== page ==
December 6, 2019 - 11:17am -- ferencak.2@osu.edu

There are two primary risks associated with bunker silos and silage piles; falling from the top of the pile/bunker and second, a person or persons on the ground near the silo or pile being buried by a silage avalanche. Two factors that increase the risk of these accidents are complacency and weather conditions.

Within our dairy community here in Wayne County I have heard stories both about falls from the top of a bunker and about silage avalanches.  Thankfully, these types of accidents do not occur frequently.  However, as a result, over time, that risk is no longer in the forefront of our thoughts as we work around the bunker.  We can become distracted, our mind occupied with other thoughts and we lose some awareness of our surroundings and the potential for an accident.  As we get into cold weather, especially when combined with some wind chill and/or sleet/snow, these conditions create heightened concern from a safety awareness perspective.  When it is cold and windy, we tend to be less alert. We may not be as observant of our surroundings. The focus is on getting the job done so we can get some place warmer.  Sleet or snow create slippery conditions, certainly a concern for someone on top of a bunker or pile covered with plastic.  Snow might even mask the true edge of the pile.

Silage avalanches occur when a portion of the silage face breaks away from the pile and falls.  There is no way to predict when and where along the face an avalanche will occur.  Some bunker faces indicate a greater possibility or potential for an avalanche compared to others, but there are plenty of documented instances of silage avalanches from a bunker or pile that appeared stable and solid. The danger is being caught under the crushing force of an avalanche.  Besides the sheer weight, the force of impact is multiplied as the height of the fall increases.

Consider this example: most bunker silos and silage piles are packed to a density between 40 to 48 pounds per cubic foot on an as fed (moisture included) basis.  A silage avalanche involving two cubic yards of silage packed at a density of 44 pounds per cubic foot weighs more than a ton, 2376 pounds. This is not an extreme example. It is not hard to find stories of silage avalanches involving 10 or more tons of falling silage.  Regardless if it is one or ten tons, any weight falling from a 20-foot tall silage face versus a 10-foot silage face represents a significant increase in force.  Getting caught in an avalanche can result in bruises and broken bones if you are fortunate enough to survive, but the real tragedy is getting buried and dying by suffocation.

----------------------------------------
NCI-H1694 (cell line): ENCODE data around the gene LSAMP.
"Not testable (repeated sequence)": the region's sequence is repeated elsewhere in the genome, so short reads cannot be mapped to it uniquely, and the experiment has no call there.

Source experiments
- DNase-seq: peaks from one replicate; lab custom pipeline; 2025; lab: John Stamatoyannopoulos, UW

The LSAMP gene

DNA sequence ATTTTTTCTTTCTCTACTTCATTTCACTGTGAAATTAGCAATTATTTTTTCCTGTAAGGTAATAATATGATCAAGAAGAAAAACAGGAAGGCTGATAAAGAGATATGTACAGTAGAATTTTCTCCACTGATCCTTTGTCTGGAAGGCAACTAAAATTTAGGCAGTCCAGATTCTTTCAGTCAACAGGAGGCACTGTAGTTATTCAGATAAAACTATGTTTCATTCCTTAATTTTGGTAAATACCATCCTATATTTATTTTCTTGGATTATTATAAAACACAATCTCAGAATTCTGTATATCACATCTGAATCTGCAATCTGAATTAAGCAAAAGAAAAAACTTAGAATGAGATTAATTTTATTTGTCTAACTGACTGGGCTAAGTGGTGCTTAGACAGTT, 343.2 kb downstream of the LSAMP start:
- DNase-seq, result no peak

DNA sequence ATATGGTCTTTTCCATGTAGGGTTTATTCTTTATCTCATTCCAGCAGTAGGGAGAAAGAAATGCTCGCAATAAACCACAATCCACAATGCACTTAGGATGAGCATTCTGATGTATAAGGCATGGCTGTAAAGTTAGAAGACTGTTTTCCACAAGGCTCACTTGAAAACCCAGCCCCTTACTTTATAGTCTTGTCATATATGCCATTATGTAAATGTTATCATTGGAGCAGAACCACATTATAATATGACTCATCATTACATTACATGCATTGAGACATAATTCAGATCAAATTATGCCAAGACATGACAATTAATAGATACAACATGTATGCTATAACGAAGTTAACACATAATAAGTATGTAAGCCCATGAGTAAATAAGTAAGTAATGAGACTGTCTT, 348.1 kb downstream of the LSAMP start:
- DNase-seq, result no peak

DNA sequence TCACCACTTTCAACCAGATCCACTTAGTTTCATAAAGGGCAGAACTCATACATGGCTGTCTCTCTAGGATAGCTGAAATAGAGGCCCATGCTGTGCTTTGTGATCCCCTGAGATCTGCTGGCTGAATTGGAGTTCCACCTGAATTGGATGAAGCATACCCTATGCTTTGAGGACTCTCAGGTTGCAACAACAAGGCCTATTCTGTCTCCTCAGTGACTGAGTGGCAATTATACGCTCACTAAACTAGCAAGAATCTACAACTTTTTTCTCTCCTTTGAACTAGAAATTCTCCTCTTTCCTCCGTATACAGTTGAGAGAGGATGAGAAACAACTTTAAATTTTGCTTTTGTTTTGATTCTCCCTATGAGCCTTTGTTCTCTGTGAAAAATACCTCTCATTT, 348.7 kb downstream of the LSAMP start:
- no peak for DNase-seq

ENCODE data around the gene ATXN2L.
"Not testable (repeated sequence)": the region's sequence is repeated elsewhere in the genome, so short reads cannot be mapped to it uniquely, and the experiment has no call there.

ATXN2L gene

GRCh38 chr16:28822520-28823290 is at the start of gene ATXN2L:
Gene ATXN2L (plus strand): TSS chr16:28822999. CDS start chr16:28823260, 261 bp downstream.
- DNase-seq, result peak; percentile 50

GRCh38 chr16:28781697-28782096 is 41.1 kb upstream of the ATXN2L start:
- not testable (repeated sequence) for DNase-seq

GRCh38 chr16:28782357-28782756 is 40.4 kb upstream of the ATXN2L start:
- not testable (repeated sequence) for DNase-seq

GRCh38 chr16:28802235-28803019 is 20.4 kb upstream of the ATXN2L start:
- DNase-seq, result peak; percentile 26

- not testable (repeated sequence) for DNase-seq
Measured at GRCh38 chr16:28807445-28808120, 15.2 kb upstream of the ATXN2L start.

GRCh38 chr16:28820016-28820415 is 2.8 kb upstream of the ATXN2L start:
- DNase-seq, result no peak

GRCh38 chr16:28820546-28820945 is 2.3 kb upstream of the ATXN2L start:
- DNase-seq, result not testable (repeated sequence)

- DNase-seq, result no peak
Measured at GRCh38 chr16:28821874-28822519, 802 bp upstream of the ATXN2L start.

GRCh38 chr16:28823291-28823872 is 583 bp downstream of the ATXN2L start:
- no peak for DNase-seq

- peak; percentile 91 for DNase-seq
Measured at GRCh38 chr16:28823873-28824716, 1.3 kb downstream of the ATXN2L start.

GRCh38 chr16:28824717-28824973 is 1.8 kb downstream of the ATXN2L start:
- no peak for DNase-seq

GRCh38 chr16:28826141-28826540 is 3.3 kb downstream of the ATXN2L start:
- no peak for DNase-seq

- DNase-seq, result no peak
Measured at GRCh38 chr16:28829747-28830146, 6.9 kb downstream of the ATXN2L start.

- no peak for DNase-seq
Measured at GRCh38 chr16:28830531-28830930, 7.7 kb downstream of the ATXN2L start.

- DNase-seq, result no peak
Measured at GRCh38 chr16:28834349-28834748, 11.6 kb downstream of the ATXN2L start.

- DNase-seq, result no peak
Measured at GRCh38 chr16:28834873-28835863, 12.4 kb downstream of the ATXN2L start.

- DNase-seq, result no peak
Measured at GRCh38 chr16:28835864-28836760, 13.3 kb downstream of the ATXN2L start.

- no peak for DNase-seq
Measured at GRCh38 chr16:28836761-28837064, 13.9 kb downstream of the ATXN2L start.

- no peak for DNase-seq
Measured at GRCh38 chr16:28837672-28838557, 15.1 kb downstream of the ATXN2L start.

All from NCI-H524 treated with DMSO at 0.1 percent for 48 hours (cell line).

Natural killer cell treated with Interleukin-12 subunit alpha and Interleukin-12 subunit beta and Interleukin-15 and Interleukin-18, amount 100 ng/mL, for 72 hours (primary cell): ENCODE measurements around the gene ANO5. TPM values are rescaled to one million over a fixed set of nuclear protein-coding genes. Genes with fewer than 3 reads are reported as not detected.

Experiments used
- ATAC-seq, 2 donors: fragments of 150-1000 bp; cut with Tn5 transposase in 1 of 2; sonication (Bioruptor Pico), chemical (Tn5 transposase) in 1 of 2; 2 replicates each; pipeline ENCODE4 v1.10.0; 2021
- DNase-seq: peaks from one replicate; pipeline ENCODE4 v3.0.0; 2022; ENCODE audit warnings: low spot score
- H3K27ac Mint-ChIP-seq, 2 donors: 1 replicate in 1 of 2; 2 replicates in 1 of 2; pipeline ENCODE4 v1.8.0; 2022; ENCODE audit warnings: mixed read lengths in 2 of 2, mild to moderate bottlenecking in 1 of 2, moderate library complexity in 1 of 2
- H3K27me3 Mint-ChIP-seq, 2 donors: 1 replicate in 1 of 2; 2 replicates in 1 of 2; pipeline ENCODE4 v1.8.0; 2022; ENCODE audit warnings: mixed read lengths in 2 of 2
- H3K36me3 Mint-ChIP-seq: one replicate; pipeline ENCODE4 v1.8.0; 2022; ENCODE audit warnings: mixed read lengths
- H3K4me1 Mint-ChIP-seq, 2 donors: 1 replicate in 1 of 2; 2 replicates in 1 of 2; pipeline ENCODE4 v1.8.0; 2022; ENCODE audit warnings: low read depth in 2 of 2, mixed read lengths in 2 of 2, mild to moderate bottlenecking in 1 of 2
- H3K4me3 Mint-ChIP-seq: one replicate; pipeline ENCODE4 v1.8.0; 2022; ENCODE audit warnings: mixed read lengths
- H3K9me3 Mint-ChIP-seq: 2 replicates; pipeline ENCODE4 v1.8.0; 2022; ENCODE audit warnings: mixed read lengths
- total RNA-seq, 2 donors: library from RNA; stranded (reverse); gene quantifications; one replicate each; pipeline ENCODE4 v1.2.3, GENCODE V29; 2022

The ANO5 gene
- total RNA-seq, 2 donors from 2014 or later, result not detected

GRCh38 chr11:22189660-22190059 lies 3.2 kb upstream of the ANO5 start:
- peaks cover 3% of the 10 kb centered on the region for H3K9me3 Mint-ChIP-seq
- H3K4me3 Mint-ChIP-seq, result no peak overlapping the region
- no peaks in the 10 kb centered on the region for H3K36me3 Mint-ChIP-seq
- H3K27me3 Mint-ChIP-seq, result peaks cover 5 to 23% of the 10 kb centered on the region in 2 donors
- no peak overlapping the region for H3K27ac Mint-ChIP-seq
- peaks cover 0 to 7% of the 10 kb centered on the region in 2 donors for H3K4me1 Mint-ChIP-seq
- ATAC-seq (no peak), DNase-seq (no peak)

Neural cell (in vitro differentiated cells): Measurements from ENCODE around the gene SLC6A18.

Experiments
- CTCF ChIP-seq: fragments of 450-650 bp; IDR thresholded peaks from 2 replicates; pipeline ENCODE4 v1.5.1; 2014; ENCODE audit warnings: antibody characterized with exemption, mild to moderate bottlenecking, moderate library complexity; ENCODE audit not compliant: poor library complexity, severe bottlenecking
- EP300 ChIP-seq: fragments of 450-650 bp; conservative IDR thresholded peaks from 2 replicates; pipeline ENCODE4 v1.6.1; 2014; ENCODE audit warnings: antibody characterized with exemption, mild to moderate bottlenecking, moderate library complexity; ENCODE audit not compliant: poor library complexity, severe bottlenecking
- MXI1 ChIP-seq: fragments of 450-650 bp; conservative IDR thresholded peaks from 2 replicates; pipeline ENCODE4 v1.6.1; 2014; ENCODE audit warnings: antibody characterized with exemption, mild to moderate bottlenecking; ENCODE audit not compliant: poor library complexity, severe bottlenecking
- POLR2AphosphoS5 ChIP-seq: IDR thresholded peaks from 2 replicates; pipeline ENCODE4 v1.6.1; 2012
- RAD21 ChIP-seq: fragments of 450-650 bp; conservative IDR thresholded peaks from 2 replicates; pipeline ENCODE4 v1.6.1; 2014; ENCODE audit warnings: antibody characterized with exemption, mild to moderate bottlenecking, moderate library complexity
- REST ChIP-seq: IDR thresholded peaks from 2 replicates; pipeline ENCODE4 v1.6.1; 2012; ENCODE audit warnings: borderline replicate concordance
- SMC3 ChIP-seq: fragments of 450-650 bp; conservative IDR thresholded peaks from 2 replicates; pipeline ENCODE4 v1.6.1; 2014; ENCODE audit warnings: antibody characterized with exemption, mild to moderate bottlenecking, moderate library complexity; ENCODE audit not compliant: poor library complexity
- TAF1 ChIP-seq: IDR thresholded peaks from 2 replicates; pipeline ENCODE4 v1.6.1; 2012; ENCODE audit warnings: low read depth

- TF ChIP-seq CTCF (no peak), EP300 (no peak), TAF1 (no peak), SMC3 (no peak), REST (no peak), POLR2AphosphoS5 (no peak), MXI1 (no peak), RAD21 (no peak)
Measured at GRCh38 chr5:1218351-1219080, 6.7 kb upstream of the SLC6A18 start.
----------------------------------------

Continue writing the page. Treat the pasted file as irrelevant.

Assess the degree of safety risk associated with a silage pile by considering height of the silage, face management, and labor tasks.  The equipment that will be used to remove silage and   manage the silage face should be matched to the bunker silo or silage pile height.  Piles that are taller than equipment can reach usually have silage faces that are more uneven, and overhangs created above the height the equipment can reach.  Both an uneven silage face as well as a silage overhangs create a higher risk for avalanches.   As mentioned previously, as silage face/pile height increases, the potential force and impact of any avalanche also increases. Silage height determines a safe working distance from the silage face.  When a silage avalanche happens, the silage falls both down and out and upon impact spreads out, running away from the face.  For that reason, never stand closer to the silage face than three times its height.

In addition to removing silage from the face for daily feeding, other tasks may be pulling a silage sample for nutrient or dry matter analysis or pulling back plastic and/or removing tires covering the pile.  When collecting a silage sample for quality analysis, do not allow farm labor, nutritionists, or feed representatives to sample directly from the silage face.  Collect silage in a loader bucket and sample from that loader bucket after it has been moved a safe distance (at least 3x the pile height) from the silage face.  When removing plastic or tires from the pile do not permit persons to be working where silage overhangs exist.  Spoiled silage should not be hand-pitched off the top of the pile.  Remove spoiled silage with equipment operated from ground level. 

All labor on the farm, including family members, should be trained on silage feed out safety and made aware of the danger of silage avalanches.  I have some silage safety DVD’s from the Keith Bolson Silage Safety Foundation that I would be glad to provide to a farm for training and awareness purposes.  Contact me at the Wayne County Extension office, 330-264-8722.

 

Rory Lewandowski is an OSU Extension Agriculture & Natural Resources Educator and may be reached at 330-264-8722.

CFAES provides research and related educational programs to clientele on a nondiscriminatory basis. For more information, visit cfaesdiversity.osu.edu.